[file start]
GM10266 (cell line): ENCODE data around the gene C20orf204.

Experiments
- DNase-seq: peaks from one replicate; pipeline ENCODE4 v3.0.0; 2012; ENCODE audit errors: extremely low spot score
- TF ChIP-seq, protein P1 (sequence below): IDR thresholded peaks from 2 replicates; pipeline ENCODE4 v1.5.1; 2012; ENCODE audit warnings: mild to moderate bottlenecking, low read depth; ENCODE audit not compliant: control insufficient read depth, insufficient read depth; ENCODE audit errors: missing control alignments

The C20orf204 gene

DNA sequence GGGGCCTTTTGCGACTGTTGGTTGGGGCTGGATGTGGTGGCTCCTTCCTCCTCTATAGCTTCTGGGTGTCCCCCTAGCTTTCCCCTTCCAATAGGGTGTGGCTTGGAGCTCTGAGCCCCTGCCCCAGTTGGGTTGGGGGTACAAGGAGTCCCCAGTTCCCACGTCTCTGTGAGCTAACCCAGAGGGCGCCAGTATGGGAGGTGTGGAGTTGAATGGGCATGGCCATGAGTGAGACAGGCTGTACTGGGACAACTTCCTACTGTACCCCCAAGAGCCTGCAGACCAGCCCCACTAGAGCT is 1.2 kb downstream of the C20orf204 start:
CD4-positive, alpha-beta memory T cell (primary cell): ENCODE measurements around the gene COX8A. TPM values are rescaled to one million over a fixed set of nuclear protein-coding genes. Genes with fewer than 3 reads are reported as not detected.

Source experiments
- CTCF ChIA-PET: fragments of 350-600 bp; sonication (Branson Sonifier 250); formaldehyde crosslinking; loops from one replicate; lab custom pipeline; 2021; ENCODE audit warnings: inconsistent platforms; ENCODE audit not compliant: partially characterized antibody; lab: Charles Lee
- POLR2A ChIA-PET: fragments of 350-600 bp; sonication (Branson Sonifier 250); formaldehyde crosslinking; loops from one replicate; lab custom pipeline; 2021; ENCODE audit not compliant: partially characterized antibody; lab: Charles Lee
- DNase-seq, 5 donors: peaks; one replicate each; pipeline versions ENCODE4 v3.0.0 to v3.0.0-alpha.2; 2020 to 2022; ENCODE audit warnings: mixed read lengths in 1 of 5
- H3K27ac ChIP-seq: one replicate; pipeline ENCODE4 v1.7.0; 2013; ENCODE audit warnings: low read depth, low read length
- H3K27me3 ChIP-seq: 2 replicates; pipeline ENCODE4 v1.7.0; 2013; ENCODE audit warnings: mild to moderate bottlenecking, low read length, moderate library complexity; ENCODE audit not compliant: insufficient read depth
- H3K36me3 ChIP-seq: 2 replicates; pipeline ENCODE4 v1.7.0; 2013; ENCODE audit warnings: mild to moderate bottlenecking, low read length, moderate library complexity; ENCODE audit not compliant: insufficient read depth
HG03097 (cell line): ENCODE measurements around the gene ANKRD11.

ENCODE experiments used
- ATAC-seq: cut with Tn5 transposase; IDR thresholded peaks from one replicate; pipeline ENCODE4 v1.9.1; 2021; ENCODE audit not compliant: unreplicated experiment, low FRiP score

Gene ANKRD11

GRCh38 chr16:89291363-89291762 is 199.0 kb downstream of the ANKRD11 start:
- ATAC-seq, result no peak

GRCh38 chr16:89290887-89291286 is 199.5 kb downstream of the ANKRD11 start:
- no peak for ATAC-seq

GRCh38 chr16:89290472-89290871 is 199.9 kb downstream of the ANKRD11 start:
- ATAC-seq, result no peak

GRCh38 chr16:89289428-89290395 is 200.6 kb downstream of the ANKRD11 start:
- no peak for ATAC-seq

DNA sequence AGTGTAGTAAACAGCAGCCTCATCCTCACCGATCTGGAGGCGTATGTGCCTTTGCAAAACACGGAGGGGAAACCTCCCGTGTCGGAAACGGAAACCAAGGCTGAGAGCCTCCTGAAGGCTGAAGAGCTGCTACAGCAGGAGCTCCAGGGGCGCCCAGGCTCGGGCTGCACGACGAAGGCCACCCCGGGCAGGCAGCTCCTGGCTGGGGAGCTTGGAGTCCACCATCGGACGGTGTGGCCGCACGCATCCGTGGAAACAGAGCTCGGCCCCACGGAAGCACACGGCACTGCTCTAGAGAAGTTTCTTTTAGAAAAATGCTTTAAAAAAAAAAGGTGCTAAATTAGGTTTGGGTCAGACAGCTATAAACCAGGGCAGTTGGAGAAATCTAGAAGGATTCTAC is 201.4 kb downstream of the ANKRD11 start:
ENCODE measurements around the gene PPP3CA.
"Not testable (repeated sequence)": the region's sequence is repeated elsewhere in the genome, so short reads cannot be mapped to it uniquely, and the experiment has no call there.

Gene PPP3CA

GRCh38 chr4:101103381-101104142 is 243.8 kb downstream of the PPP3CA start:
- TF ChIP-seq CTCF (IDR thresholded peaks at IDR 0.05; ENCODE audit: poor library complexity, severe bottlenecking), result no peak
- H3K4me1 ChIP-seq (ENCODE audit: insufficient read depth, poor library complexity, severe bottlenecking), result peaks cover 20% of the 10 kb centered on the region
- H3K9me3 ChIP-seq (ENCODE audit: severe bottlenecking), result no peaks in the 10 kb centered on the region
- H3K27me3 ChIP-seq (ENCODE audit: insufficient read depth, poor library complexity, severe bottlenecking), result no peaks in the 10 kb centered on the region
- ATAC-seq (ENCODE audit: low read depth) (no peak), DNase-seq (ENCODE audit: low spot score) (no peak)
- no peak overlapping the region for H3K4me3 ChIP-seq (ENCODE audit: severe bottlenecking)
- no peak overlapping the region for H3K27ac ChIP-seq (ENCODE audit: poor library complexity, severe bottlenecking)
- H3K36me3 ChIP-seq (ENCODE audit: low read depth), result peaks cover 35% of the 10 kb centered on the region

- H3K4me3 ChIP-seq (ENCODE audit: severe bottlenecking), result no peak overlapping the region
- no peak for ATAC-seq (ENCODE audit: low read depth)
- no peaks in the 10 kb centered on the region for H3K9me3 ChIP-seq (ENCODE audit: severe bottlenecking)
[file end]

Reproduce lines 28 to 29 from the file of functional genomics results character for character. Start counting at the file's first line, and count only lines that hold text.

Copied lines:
ENCODE measurements around the gene PPP3CA.
"Not testable (repeated sequence)": the region's sequence is repeated elsewhere in the genome, so short reads cannot be mapped to it uniquely, and the experiment has no call there.